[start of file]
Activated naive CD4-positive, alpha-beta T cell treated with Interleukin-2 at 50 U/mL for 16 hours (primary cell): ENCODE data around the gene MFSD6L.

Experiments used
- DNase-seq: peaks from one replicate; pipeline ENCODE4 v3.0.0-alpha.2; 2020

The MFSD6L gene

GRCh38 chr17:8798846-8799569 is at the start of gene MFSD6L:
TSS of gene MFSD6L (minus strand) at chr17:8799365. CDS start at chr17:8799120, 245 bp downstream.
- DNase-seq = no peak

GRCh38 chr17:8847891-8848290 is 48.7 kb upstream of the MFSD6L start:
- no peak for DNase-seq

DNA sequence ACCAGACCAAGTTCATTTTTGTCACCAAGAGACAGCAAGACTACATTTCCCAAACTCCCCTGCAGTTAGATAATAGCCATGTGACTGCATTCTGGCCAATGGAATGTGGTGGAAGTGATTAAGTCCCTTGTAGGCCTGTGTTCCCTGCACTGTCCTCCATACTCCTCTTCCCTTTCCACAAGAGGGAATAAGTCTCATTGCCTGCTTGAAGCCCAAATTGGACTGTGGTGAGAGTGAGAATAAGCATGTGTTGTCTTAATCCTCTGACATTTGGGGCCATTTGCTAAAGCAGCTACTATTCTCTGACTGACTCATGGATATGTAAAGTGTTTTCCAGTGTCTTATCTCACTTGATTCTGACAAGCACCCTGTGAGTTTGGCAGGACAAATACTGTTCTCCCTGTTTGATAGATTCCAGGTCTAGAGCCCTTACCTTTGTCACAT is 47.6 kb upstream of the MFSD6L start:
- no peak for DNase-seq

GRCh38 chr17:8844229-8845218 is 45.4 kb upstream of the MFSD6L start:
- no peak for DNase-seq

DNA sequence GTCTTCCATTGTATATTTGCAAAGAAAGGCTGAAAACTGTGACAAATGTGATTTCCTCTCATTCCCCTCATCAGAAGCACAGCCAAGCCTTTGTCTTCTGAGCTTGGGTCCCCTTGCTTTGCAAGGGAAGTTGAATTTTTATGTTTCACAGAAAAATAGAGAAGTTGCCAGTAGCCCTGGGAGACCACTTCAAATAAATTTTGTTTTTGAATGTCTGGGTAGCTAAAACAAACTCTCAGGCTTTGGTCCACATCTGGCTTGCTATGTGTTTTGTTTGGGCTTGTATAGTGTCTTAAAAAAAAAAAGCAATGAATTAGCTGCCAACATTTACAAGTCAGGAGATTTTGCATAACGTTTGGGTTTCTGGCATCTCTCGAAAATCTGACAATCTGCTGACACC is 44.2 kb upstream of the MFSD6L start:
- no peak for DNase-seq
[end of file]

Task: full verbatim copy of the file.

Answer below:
Activated naive CD4-positive, alpha-beta T cell treated with Interleukin-2 at 50 U/mL for 16 hours (primary cell): ENCODE data around the gene MFSD6L.

Experiments used
- DNase-seq: peaks from one replicate; pipeline ENCODE4 v3.0.0-alpha.2; 2020

The MFSD6L gene

GRCh38 chr17:8798846-8799569 is at the start of gene MFSD6L:
TSS of gene MFSD6L (minus strand) at chr17:8799365. CDS start at chr17:8799120, 245 bp downstream.
- DNase-seq = no peak

GRCh38 chr17:8847891-8848290 is 48.7 kb upstream of the MFSD6L start:
- no peak for DNase-seq

DNA sequence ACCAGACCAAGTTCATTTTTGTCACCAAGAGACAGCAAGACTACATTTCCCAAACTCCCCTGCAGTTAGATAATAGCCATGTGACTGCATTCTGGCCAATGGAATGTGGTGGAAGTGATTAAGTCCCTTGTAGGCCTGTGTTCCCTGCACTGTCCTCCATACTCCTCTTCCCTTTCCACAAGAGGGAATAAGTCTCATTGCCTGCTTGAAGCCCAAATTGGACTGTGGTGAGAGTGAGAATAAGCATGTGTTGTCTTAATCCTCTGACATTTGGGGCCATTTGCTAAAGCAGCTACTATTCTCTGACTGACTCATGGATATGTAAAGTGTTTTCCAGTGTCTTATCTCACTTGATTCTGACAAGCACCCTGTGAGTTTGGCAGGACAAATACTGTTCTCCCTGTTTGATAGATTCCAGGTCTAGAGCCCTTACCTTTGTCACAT is 47.6 kb upstream of the MFSD6L start:
- no peak for DNase-seq

GRCh38 chr17:8844229-8845218 is 45.4 kb upstream of the MFSD6L start:
- no peak for DNase-seq

DNA sequence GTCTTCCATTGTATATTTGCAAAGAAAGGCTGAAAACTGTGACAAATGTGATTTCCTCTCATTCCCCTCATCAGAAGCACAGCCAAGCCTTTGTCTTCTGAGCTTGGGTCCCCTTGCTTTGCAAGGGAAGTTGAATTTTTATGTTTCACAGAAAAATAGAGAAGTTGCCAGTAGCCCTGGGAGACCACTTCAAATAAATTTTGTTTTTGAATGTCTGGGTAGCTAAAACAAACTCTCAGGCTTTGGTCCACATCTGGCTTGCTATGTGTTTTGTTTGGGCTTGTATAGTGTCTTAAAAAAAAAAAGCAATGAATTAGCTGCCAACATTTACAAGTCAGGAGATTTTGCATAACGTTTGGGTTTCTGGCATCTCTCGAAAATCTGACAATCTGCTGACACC is 44.2 kb upstream of the MFSD6L start:
- no peak for DNase-seq